Maus is a very moving and powerful graphic novel. Much of its success is due to its medium. By replacing the human face and body with common animals, Spiegelman paradoxically brings the reader closer to both the humanity and the horror of the situation because of the lack of the humanity. Similarly, Maus is not some cartoon that attempts to point at a massive event in history – the Holocaust – but rather at Vladek’s truly individual experience. The two panels where the graphic novel breaks from its illustrations – the pictures of Richieu and Vladek – are two of the strongest instances of this interplay between the individual person and the overall lack of humanity.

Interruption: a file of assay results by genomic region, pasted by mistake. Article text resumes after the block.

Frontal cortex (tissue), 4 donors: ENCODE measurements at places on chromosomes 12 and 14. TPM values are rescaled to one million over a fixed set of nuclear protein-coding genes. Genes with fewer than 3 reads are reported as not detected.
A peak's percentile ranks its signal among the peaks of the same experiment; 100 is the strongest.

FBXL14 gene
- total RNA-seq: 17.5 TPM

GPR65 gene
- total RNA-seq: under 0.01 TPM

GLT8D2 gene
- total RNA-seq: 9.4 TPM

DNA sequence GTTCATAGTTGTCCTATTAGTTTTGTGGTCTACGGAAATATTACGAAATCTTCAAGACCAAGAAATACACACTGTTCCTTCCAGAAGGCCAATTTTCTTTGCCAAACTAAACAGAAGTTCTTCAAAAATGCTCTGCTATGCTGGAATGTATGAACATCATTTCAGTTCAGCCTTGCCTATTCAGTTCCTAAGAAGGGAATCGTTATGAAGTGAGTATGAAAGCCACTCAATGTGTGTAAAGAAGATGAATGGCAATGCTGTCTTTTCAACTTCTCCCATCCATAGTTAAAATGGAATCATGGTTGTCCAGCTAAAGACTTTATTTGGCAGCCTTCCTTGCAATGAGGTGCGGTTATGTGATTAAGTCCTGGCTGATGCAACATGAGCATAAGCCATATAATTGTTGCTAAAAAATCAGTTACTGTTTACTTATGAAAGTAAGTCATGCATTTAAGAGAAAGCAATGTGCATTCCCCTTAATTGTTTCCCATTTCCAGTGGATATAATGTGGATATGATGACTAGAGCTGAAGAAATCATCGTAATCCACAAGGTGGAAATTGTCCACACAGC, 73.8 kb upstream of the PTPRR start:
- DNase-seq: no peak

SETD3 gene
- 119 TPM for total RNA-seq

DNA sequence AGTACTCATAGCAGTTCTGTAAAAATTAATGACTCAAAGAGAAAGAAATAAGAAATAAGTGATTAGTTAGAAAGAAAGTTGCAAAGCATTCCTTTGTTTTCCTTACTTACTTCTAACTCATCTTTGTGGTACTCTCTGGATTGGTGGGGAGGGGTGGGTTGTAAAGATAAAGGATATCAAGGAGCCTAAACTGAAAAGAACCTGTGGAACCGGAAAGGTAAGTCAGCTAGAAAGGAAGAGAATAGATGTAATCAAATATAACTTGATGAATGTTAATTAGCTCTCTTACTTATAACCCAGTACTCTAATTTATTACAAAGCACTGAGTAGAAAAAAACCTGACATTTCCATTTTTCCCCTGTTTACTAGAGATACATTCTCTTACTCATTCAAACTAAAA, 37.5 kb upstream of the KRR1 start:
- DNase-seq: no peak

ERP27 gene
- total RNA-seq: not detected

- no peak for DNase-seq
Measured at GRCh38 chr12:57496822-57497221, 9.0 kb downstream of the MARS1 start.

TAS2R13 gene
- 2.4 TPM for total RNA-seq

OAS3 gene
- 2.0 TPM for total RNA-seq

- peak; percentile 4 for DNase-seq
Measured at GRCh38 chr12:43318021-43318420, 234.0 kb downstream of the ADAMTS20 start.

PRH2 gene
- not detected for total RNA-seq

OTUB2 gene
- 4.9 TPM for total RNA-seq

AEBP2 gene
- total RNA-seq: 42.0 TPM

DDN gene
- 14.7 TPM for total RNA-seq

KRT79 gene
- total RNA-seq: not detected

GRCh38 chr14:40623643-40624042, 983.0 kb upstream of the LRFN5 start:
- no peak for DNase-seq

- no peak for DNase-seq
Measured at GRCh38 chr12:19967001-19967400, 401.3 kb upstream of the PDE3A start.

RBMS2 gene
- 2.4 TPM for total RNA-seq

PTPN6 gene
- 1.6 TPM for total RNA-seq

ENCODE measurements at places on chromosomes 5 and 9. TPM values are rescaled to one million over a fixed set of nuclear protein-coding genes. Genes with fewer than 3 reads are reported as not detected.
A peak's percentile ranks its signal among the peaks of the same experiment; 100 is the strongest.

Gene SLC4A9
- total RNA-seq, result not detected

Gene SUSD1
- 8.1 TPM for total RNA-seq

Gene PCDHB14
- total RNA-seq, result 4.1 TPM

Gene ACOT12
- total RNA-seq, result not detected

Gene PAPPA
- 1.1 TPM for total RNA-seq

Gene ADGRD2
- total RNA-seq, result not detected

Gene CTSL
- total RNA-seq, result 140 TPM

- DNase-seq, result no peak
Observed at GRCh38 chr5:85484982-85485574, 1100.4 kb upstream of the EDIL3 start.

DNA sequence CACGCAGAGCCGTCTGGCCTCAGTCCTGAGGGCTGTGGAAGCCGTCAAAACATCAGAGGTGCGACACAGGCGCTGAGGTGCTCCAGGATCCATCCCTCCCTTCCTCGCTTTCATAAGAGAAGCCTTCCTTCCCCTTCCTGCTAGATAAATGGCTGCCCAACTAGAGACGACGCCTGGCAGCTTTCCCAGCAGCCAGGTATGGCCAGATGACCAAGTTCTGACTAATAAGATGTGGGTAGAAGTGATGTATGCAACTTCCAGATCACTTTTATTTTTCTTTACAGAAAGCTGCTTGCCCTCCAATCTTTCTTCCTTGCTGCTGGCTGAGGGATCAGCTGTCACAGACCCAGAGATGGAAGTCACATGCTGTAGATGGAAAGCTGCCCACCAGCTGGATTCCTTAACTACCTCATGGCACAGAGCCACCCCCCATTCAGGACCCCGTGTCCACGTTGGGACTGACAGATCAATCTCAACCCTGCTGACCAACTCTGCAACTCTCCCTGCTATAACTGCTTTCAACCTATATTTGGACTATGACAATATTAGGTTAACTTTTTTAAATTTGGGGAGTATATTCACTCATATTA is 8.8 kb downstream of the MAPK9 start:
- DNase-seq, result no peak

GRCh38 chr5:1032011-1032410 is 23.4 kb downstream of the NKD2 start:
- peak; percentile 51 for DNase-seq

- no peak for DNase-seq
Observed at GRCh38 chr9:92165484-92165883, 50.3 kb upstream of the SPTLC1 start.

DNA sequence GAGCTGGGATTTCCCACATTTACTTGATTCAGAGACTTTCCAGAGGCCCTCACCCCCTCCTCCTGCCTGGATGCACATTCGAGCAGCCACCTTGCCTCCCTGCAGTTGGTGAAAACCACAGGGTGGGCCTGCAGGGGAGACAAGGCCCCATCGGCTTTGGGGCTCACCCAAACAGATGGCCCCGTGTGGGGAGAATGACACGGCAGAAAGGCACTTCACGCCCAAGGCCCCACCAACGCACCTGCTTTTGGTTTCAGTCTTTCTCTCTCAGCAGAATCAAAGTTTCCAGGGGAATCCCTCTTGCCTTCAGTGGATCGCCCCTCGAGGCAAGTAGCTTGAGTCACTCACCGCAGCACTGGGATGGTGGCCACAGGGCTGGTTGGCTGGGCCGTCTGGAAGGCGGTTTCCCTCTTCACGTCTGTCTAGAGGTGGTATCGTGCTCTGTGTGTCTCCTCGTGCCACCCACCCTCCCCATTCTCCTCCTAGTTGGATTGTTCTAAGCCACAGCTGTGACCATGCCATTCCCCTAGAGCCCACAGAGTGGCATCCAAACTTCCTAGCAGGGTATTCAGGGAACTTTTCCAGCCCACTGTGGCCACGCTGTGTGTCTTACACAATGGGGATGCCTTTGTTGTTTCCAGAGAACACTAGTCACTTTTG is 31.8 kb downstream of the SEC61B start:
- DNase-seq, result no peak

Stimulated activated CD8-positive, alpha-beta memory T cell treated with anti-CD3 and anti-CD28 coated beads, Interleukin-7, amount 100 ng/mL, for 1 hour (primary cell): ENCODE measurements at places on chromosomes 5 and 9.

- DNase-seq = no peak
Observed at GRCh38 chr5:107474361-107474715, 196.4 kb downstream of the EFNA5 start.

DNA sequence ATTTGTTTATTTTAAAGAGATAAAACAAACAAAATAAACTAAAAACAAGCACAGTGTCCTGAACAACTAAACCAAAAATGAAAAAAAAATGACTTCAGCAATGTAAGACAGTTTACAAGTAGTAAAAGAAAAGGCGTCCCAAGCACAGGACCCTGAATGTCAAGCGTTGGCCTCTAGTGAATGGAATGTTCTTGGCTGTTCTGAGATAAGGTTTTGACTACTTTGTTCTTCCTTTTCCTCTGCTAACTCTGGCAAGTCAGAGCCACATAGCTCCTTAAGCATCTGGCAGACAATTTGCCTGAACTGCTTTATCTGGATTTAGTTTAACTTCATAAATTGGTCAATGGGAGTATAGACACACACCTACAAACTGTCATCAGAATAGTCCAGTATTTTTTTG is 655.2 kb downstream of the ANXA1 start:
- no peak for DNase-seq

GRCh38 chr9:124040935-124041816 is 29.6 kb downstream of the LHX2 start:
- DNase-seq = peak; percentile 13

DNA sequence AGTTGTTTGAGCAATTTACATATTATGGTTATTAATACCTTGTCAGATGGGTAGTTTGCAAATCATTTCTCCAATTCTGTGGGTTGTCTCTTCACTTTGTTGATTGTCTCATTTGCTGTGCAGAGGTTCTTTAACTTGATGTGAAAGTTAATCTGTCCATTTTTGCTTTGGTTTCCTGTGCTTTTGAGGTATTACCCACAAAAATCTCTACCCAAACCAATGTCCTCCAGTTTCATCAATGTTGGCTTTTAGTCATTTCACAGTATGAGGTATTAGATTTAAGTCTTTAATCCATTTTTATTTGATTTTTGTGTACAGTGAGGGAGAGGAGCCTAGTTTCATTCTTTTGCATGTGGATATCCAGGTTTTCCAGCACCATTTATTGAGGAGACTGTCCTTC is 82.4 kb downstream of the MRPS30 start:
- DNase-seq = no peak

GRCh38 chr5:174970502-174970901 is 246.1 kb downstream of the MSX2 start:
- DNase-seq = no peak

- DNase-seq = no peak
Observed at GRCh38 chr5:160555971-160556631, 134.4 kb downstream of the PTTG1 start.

Maus is dedicated to Richieu, Spiegelman’s older brother who passed away in the ghettos of
With the presence of both of these pictures, Maus is brought away from the artist’s pen and back into the concrete reality. The reader is reminded that this account is really real. It ended one of these lives and permanently tarnished the other. Moreover, by instituting the human face as the reality of the genocide, Spiegelman establishes a relationship between the particular and the many. He thereby reminds the world that the Holocaust is both one story and many stories, and that no story holds preference over another.